Rust: Der Clavierpoet – Keyboard Sonatas

Jermaine Sprosse fortepiano & clavichord
deutsche harmonia mundi 88985369272

[dropcap]T[/dropcap]his is a highly significant addition to the catalogue. Friedrich Wilhelm Rust was born into a musical family in the small Saxony-Anhalt town of Wörlitz in 1739. He undertook studies in law at Halle-Wittenberg University, at the same time deputising for W. F. Bach as church organist in return for lessons. Later he attracted the attention of Prince Leopold of Anhalt-Dessau, who sent him to continue his studies firstly in Zerbst and then Berlin and Potsdam, where he was a violin pupil of Franz Benda and studied keyboard with C. P. E. Bach. In 1765-6 he travelled to Italy in the retinue of the prince, meeting Tartini, Nardini and G. B. Martini. He subsequently settled in Dessau, where he remained for the rest of his life, becoming Kapellmeister in 1775, the same year as a theatre was founded there under his auspices. He died in 1796.

Rust’s extant compositions include a substantial number of chamber works, including some 50 violin sonatas, a rather smaller body of keyboard works and both secular and sacred vocal works, including seven stage pieces. The present CD introduces three keyboard sonatas from different periods of Rust’s creative life, along with a charming set of variations on the song ‘Blühe liebes Veilchen’, a late work dating from 1794.

Judging from the three sonatas the major influences in forging Rust’s keyboard style were J. S. Bach’s two eldest sons and Franz Benda. Italy appears to have played little part, certainly in these works. The earliest of the three sonatas, in G minor, probably dates from the mid-1760s, the period during which Rust must have been heavily influenced by the north German style of Benda and C. P. E. Bach. In its at times wild spirit and lack of discipline in the opening movement it also surely betrays the eccentric hand of W. F. Bach. A thorough exploration of expressive sensitivity, the central Adagio sostenuto might have been created as a classic illustration of Empfindsamkeit. The performance, played on a copy of a Hubert clavichord of 1772 boasting a fine range of tonal colours, is outstanding. Jermaine Sprosse not only has a splendid technique that boasts nimble finger work and clean articulation, but he also responds with admirable empathy to the often-improvisatory character of Rust’s writing.

The mid-career Sonata in C (c. 1780) opens with bright confidence, but the feel of impetuosity remains. The development is full of restless modulation tempered by brief passages of poetic meditation, but some of the most remarkable music on the disc comes in the massive central movement, a quasi-rondo founded on an improvisatory, hymn-like theme. The long central episode, marked Adagio sostenuto, is extraordinary music that seems to drift off, dream-like into a world of its own, while the final movement breaks out into impulsive virtuosity. The spirit of the whole sonata is again completely captured by Sprosse’s involving performance.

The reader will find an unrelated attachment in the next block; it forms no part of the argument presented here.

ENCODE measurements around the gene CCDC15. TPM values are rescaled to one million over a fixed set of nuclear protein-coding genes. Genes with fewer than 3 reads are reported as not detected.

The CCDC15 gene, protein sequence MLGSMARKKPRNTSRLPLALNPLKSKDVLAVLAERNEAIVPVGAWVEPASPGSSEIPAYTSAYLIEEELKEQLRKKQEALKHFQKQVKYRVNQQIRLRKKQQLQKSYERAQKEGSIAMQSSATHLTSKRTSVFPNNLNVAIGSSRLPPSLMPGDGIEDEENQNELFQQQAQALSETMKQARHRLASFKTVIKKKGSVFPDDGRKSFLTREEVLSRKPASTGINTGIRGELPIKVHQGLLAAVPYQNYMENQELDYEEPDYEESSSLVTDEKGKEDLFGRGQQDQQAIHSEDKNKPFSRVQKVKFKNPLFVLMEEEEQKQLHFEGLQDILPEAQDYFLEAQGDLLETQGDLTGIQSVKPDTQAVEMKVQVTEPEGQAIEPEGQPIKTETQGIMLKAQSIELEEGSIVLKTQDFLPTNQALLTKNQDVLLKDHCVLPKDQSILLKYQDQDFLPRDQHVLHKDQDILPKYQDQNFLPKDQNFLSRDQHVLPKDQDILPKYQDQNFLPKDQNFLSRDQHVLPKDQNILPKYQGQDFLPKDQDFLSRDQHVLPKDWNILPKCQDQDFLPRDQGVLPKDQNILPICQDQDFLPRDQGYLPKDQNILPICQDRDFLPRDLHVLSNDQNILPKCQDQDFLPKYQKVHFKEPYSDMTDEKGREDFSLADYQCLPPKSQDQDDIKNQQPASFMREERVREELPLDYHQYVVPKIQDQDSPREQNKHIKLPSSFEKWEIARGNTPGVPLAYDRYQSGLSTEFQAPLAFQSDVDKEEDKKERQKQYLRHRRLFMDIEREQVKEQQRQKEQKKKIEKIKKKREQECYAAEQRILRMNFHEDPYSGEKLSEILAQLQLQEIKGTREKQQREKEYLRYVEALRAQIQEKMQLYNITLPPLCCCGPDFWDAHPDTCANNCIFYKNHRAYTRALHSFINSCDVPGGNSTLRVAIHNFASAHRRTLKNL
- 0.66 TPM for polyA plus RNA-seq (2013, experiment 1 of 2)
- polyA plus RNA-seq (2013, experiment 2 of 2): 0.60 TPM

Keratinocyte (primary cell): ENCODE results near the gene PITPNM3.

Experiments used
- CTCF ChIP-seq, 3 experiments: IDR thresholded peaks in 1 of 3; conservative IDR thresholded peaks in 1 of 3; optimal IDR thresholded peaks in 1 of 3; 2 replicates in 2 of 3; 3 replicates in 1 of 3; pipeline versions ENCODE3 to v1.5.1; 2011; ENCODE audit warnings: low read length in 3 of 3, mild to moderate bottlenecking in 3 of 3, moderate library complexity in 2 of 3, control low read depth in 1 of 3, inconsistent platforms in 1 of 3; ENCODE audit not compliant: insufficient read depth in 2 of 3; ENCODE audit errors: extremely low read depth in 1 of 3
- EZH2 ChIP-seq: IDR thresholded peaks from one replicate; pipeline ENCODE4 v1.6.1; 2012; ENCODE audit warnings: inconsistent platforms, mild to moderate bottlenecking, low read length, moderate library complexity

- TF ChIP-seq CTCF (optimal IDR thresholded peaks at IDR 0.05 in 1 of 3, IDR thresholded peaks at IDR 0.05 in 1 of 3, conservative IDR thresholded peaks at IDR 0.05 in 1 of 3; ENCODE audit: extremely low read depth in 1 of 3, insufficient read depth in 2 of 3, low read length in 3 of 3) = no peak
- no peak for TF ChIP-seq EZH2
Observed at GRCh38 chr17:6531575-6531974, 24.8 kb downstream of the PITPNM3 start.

The final two works, a late sonata in D dating from 1794 and the variations mentioned above, are played on a fortepiano built by J. A. Stein of Augsberg in 1792, so for once the excellent instrument is thoroughly contemporary with the music. However, this brings me to my single reservation regarding the disc, although it is an important one. Unfortunately, the engineering has cheated to allow the clavichord to be heard at the same volume as the fortepiano, which as anyone who has ever heard the small-voice of the former will know is a nonsense. The construction of the D-major Sonata is interesting. It consists of a brief Adagio con espressione founded on dark, portentous chords, before proceeding to a large-scale Haydnesque Allegro with another extraordinary development section that constantly seeks to discomfort the listener, but ends with an exquisitely tranquil coda, all passion now spent. The variations are based on a charming song of folk-like simplicity, while the succeeding twelve variations run a gamut from the bravura of variation 2 to the minor key darkness of its successor.

With the exception of the caveat noted, this is a CD I’ve found totally compelling. The highest praise is due to Jermaine Sprosse for bringing Rust out of the shadows in such sympathetic performances. I am in no doubt he is a major figure certainly in need of further investigation.

Brian Robins

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